The attributes that most of the public think should earn a high number of points in the new immigration system are being high-skilled (63%); having an occupation needed by the NHS (61%); and having skills or experience in a sector where there are high levels of vacancies (44%). Four-in-ten people think that good spoken and written English (41%), a clean criminal record (42%) and an existing job offer (41%) should all attract high points too.

Less important was someone being on a high salary in their current job overseas, with just 14% saying it should earn high points and 17% saying it should earn no points at all. Similarly, having £5,000 in savings was seen as meriting high points by just 13%, but no points at all by 14%. Only 20% of people consider ‘Taking a job in the UK with over £30,000 per year salary’ important enough to warrant a high number of points – suggesting PM Boris Johnson may have been wise in saying he would not support a £30k salary cap.

Voters across the political spectrum were broadly in the same place in terms of the categories they valued most and least. Conservatives were more likely than Labour voters to attribute high points to speaking good English (Con 48%/Lab 36%); having a clean criminal record (Con 48%/Lab 37%); being highly skilled (Con 69%/Lab 59%) and having an existing job offer (Con 46%/Lab 38%). Labour voters were somewhat more likely to give high points for ‘committing to work in a region that needs more workers, eg Scotland’ (Lab 29%/Con 24%) or ‘taking a job as a care worker” (Lab 22%/Con 13%) – though 55% of Conservatives still think working in the care sector should warrant medium-or-high points.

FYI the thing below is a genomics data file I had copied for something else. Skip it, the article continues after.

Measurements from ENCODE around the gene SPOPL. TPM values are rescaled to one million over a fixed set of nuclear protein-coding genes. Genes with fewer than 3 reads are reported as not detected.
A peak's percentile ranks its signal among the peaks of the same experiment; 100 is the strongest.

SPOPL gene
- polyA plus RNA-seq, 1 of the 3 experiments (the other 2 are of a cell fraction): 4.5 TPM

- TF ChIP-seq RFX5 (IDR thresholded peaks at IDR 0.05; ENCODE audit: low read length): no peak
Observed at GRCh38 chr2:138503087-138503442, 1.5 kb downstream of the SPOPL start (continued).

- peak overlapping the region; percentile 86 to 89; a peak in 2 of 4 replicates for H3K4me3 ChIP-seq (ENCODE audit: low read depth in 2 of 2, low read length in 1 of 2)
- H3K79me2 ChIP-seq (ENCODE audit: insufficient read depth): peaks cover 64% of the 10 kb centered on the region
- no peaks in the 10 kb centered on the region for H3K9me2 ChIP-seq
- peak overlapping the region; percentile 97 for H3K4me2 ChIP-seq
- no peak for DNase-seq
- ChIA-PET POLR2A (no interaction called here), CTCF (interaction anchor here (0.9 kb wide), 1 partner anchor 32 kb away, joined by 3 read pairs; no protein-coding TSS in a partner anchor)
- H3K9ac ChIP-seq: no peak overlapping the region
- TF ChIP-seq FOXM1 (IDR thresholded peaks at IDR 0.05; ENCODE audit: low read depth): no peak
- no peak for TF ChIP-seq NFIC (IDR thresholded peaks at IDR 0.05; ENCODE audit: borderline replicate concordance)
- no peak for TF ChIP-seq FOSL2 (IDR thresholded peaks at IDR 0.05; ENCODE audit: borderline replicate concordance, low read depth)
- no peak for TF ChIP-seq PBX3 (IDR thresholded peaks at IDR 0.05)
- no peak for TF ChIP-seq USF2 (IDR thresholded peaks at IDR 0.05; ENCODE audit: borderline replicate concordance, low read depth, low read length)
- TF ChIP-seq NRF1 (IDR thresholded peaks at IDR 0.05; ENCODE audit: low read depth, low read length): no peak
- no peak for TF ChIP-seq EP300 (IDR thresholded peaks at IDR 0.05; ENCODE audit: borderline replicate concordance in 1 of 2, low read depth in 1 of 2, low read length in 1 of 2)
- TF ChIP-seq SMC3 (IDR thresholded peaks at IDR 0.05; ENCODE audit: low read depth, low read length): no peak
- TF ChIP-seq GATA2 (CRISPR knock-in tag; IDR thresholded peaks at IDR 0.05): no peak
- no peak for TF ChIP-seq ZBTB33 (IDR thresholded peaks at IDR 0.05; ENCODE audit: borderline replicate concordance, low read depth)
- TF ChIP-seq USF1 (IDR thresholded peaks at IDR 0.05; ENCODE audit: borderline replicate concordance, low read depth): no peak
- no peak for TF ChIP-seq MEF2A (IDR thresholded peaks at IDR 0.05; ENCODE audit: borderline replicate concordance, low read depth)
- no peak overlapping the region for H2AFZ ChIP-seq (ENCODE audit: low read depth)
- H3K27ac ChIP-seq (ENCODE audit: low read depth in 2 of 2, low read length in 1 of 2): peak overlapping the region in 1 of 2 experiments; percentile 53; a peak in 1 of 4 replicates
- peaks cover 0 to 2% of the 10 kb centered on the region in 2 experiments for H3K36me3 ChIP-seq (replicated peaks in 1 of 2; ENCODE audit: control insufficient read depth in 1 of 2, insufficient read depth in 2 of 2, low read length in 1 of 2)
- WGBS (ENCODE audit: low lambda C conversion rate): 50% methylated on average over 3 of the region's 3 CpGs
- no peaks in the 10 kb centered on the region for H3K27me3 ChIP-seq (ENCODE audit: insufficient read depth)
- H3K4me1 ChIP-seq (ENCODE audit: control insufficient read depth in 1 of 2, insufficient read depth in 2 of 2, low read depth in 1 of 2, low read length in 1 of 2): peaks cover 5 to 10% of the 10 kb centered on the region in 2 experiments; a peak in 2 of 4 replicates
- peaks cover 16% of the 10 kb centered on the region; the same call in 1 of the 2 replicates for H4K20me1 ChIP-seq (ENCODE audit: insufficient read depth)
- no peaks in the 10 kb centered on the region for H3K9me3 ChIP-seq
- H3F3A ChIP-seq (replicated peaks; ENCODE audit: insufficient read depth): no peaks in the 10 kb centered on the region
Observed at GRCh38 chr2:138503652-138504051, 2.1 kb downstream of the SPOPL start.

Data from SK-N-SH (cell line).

We asked people about specific jobs and industry sectors too, and whether coming to work in them should earn people more points. As mentioned above, ‘Having an occupation needed by the NHS’ was one of the most popular responses, with 61% saying it should attract high points. After that, ‘Taking a UK role as a teacher’ was also important to the public, with around six-in-ten people (58%) saying that should earn people high (18%) or medium (40%) points.  Taking up a job as a care worker fared similarly, with 18% saying it should earn people high points and 35% medium points.

The finance and hospitality sectors fared less well: only 8% felt that a job in either sector should earn high points, with 20% saying a job in finance should earn people no points at all towards a visa (and 19% saying the same for hospitality).

The MAC will offer its view on the points-based system in a report later today (Tues 28 Jan). Other voices – from politics, business and civil society – will have their say too. But a successful immigration policy, while it needs to be workable for the economy, must also secure public confidence too – so we hope these findings on public attitudes to the points-based system are a useful input to the debate as the government looks to shape a new approach to immigration.